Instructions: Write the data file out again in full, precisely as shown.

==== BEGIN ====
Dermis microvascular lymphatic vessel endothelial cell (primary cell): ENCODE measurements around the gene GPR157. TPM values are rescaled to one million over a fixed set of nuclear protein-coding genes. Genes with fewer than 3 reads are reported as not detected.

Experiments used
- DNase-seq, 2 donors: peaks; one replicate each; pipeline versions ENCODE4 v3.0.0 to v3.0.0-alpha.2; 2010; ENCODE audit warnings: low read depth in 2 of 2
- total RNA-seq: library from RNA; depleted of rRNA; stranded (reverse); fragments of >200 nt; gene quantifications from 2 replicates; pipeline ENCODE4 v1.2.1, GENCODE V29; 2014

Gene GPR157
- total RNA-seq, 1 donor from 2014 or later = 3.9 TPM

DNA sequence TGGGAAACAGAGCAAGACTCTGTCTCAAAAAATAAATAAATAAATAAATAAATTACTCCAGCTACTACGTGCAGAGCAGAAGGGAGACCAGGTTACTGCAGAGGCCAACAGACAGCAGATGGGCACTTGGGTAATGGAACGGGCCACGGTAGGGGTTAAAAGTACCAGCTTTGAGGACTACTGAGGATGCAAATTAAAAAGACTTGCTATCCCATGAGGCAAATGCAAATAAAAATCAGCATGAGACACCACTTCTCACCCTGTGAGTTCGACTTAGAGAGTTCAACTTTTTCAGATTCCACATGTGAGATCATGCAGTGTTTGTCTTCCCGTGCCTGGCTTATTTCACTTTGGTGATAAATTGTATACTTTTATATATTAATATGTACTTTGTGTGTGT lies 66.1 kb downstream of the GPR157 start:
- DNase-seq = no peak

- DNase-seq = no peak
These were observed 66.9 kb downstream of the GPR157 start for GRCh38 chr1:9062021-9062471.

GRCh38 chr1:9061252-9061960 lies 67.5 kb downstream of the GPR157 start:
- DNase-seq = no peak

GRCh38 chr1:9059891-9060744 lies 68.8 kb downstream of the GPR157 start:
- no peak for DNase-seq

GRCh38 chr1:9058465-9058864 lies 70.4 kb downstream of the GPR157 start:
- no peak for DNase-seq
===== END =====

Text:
Dermis microvascular lymphatic vessel endothelial cell (primary cell): ENCODE measurements around the gene GPR157. TPM values are rescaled to one million over a fixed set of nuclear protein-coding genes. Genes with fewer than 3 reads are reported as not detected.

Experiments used
- DNase-seq, 2 donors: peaks; one replicate each; pipeline versions ENCODE4 v3.0.0 to v3.0.0-alpha.2; 2010; ENCODE audit warnings: low read depth in 2 of 2
- total RNA-seq: library from RNA; depleted of rRNA; stranded (reverse); fragments of >200 nt; gene quantifications from 2 replicates; pipeline ENCODE4 v1.2.1, GENCODE V29; 2014

Gene GPR157
- total RNA-seq, 1 donor from 2014 or later = 3.9 TPM

DNA sequence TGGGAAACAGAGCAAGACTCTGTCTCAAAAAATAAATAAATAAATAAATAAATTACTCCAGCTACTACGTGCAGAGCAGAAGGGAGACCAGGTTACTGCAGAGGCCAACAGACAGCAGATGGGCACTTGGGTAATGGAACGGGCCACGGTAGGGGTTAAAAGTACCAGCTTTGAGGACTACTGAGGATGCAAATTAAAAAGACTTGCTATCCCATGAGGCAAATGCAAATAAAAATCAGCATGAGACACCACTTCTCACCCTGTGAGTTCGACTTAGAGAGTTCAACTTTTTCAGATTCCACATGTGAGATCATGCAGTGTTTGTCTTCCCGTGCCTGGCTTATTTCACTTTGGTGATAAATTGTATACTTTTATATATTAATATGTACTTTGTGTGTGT lies 66.1 kb downstream of the GPR157 start:
- DNase-seq = no peak

- DNase-seq = no peak
These were observed 66.9 kb downstream of the GPR157 start for GRCh38 chr1:9062021-9062471.

GRCh38 chr1:9061252-9061960 lies 67.5 kb downstream of the GPR157 start:
- DNase-seq = no peak

GRCh38 chr1:9059891-9060744 lies 68.8 kb downstream of the GPR157 start:
- no peak for DNase-seq

GRCh38 chr1:9058465-9058864 lies 70.4 kb downstream of the GPR157 start:
- no peak for DNase-seq